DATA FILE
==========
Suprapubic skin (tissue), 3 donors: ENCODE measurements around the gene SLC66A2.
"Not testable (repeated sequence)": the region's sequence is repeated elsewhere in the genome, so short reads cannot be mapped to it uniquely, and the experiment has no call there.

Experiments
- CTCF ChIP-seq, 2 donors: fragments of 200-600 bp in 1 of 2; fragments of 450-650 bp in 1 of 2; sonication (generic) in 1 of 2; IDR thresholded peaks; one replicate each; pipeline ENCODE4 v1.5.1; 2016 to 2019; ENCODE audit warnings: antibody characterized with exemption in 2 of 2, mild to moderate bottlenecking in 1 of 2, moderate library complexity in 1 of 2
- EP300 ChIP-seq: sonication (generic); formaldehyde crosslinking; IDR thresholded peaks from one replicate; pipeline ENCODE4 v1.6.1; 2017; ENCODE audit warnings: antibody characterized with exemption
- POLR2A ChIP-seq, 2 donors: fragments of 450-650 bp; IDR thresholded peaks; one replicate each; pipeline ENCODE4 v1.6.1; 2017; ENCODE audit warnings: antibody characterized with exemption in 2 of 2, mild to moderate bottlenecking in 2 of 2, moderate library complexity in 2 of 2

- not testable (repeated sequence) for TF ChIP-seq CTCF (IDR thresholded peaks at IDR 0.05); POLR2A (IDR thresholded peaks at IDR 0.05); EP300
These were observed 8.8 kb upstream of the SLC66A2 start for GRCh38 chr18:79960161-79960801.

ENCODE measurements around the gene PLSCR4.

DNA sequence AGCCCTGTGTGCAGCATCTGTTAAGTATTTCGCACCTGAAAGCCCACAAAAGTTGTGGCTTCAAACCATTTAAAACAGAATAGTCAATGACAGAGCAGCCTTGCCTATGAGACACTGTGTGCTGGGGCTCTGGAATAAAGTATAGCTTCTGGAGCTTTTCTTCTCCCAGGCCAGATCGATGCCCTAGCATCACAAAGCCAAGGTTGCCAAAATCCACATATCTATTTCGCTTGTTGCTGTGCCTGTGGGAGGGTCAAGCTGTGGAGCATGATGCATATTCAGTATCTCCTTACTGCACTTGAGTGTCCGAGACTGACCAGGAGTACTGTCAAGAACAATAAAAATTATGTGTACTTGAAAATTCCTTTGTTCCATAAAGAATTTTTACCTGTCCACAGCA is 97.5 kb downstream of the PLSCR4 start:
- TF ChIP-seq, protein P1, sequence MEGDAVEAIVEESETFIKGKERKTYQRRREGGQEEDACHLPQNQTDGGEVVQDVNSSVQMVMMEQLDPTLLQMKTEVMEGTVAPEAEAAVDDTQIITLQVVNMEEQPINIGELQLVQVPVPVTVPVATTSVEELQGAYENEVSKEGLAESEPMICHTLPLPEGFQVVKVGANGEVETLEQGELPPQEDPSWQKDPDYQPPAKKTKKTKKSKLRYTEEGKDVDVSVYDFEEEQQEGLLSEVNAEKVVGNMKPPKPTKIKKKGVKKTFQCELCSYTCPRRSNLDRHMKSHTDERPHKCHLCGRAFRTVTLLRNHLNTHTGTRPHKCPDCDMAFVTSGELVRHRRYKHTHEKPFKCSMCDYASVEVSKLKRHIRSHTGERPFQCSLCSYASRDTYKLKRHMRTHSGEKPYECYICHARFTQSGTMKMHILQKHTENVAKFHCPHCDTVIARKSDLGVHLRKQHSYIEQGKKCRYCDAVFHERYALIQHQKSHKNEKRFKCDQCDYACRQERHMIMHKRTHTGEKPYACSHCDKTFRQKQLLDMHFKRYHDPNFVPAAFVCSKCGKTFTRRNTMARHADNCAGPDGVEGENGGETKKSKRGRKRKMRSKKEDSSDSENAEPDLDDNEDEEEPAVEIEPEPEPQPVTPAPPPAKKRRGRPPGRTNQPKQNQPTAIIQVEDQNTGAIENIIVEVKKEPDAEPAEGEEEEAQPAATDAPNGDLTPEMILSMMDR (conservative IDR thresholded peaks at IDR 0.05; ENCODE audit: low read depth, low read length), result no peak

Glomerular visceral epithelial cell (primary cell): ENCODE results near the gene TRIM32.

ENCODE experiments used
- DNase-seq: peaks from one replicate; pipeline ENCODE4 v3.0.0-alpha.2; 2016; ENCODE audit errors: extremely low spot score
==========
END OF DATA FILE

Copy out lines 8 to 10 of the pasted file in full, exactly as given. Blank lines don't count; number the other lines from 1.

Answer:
These were observed 8.8 kb upstream of the SLC66A2 start for GRCh38 chr18:79960161-79960801.

ENCODE measurements around the gene PLSCR4.

DNA sequence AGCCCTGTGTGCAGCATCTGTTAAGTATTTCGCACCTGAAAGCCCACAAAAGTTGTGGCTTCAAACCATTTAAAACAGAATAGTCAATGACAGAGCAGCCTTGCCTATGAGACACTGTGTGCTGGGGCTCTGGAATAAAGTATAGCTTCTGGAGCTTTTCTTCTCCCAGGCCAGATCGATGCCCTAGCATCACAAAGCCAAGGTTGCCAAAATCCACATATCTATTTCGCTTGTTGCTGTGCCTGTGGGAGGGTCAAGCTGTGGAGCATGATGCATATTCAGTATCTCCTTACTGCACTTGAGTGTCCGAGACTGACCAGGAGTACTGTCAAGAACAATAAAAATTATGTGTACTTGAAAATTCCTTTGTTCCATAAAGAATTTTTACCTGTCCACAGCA is 97.5 kb downstream of the PLSCR4 start: